Ceramide 1-Phosphate: A Key Regulator of Cell Growth and Survival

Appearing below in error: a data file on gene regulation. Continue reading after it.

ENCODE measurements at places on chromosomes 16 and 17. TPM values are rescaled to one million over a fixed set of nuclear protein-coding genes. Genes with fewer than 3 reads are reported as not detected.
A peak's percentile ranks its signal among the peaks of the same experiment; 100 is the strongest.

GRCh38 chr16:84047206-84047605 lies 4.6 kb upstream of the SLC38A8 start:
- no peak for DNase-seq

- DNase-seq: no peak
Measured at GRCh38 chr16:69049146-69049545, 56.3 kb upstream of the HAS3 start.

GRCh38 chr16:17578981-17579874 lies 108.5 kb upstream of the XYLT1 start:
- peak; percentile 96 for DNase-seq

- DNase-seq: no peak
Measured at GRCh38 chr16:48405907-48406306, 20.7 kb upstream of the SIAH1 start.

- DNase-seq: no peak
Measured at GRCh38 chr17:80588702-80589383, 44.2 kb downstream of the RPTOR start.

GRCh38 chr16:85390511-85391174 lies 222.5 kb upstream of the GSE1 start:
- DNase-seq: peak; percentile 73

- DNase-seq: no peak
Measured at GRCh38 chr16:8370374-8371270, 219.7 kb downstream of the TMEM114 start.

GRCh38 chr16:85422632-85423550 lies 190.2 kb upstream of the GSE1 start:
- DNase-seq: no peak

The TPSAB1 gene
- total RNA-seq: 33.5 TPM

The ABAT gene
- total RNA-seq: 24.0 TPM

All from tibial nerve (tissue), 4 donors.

C1P was first found to have mitogenic properties in rat or mouse fibroblasts.39,40 Using primary macrophages, Gangoiti and coworkers found that like for most growth factors, the mechanisms whereby C1P exerts its mitogenic effects implicate stimulation of the mitogen-activated protein kinase kinase (MEK)/Extracellularly regulated kinases 1-2 (ERK1-2), phosphatidylinositol 3-kinase (PI3-K)/protein kinase B (PKB, also known as Akt) and c-Jun terminal kinase (JNK) pathways.79 In addition, C1P caused stimulation of the DNA binding activity of the transcription factor NF-κB. Another major target of PKB is glycogen synthase kinase-3β (GSK-3 β), which expression was also increased by C1P. This led to up-regulation of cyclin D1 and c-Myc, two important markers of cell proliferation that are targets of GSK-3β. Other effectors usually involved in the regulation of cell growth, such as diacylglycerol and subsequent activation of protein kinase C (PKC), phospholipase D (PLD), intracellular calcium levels, or cAMP were not affected by C1P.39,40 However, the short-chain analogues, C2-C1P- or C8-C1P induced Ca2+ mobilization in calf pulmonary artery endothelial (CAPE) cells,91 thyroid FRTL-5,92 or Jurkat T-cells.93 By contrast, the short-chain C1Ps did not induce Ca2+ mobilization in fibroblasts39,40 or neutrophils77 and natural C16-C1P failed to alter intracellular Ca2+ concentrations in A549 cells.80 Whether or not natural C1P is able to affect Ca2+ homeostasis in any cell type still remains to be determined.